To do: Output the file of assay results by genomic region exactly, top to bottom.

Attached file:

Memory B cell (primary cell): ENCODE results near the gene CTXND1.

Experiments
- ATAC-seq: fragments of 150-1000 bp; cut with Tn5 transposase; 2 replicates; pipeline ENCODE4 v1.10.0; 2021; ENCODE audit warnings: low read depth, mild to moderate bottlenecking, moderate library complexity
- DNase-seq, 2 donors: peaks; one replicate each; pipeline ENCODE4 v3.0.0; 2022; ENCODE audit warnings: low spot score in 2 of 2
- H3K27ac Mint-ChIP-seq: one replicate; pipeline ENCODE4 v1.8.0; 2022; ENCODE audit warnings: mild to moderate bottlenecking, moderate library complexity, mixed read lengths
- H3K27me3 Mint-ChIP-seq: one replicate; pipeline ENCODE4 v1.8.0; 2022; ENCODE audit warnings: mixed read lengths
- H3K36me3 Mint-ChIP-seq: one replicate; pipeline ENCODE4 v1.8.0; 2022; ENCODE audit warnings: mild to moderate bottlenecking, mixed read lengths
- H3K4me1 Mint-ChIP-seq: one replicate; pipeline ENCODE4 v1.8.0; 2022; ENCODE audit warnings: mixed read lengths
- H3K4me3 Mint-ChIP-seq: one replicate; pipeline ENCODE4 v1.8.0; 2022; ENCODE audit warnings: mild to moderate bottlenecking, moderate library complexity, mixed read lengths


Memory B cell (primary cell): ENCODE results near the gene CTXND1.

Experiments
- ATAC-seq: fragments of 150-1000 bp; cut with Tn5 transposase; 2 replicates; pipeline ENCODE4 v1.10.0; 2021; ENCODE audit warnings: low read depth, mild to moderate bottlenecking, moderate library complexity
- DNase-seq, 2 donors: peaks; one replicate each; pipeline ENCODE4 v3.0.0; 2022; ENCODE audit warnings: low spot score in 2 of 2
- H3K27ac Mint-ChIP-seq: one replicate; pipeline ENCODE4 v1.8.0; 2022; ENCODE audit warnings: mild to moderate bottlenecking, moderate library complexity, mixed read lengths
- H3K27me3 Mint-ChIP-seq: one replicate; pipeline ENCODE4 v1.8.0; 2022; ENCODE audit warnings: mixed read lengths
- H3K36me3 Mint-ChIP-seq: one replicate; pipeline ENCODE4 v1.8.0; 2022; ENCODE audit warnings: mild to moderate bottlenecking, mixed read lengths
- H3K4me1 Mint-ChIP-seq: one replicate; pipeline ENCODE4 v1.8.0; 2022; ENCODE audit warnings: mixed read lengths
- H3K4me3 Mint-ChIP-seq: one replicate; pipeline ENCODE4 v1.8.0; 2022; ENCODE audit warnings: mild to moderate bottlenecking, moderate library complexity, mixed read lengths